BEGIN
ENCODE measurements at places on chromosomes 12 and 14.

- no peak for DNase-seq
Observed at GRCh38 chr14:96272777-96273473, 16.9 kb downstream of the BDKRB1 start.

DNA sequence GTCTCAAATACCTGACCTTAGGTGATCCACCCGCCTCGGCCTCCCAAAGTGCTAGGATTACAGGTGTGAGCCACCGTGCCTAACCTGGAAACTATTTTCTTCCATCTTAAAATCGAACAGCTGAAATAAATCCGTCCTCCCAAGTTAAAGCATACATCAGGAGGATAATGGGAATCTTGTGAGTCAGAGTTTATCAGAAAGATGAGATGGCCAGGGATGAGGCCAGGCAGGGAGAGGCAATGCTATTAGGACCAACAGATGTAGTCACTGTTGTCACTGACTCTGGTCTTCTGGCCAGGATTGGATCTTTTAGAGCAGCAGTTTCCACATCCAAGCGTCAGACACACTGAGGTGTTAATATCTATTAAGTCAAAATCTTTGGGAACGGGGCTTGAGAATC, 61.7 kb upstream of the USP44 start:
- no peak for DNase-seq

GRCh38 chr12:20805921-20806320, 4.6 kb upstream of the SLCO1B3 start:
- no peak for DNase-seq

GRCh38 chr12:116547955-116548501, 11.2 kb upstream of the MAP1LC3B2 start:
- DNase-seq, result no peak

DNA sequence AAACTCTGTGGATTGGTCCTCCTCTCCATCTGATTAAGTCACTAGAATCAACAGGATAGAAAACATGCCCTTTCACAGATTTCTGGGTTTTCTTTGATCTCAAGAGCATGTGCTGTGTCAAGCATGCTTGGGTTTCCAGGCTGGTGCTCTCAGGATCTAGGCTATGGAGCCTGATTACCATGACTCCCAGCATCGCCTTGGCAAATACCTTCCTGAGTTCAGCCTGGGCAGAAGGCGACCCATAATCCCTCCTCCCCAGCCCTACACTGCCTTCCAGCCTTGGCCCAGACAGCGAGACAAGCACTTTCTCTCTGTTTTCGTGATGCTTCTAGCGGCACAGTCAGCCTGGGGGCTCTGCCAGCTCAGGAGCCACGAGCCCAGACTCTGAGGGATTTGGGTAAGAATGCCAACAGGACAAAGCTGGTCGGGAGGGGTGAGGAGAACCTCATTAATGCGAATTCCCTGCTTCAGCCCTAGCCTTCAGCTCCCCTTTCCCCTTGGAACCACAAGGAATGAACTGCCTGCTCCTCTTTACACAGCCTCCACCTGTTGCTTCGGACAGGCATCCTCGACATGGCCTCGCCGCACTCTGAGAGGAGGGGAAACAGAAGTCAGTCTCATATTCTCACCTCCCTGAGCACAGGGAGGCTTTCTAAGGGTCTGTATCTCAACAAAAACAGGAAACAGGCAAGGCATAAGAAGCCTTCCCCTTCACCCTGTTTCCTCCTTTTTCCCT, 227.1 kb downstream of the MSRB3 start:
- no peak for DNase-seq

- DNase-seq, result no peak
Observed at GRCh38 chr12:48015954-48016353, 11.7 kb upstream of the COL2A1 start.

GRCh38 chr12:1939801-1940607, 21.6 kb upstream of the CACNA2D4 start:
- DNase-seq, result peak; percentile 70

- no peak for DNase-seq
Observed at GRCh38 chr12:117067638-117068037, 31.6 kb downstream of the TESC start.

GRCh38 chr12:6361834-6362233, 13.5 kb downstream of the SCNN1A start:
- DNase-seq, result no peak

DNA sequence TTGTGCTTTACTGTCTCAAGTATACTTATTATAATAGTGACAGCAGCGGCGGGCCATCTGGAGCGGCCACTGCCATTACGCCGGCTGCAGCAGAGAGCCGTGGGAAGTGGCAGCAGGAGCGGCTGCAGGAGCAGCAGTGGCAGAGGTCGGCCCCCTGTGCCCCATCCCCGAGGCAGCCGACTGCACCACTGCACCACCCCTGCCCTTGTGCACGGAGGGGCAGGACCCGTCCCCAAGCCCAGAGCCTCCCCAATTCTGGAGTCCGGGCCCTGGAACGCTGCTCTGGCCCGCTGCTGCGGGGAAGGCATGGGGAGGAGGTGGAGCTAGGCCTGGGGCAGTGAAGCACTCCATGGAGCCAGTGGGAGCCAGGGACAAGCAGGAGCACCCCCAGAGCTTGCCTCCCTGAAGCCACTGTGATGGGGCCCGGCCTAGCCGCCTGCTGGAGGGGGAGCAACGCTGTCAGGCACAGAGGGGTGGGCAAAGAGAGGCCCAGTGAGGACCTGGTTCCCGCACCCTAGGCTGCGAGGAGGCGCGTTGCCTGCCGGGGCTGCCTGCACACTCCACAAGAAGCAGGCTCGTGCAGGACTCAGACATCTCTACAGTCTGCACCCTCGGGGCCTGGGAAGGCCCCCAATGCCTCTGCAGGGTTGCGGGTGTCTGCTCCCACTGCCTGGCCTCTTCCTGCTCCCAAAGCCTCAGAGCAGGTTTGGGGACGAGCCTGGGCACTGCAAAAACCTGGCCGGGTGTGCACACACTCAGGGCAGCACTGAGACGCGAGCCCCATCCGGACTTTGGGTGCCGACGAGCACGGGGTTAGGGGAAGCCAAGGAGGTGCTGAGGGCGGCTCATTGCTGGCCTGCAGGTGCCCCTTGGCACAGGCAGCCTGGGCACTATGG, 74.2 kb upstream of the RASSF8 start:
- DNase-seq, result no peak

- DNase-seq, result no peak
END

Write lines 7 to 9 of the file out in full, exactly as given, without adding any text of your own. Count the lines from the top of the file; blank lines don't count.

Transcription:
- no peak for DNase-seq

GRCh38 chr12:116547955-116548501, 11.2 kb upstream of the MAP1LC3B2 start:
- DNase-seq, result no peak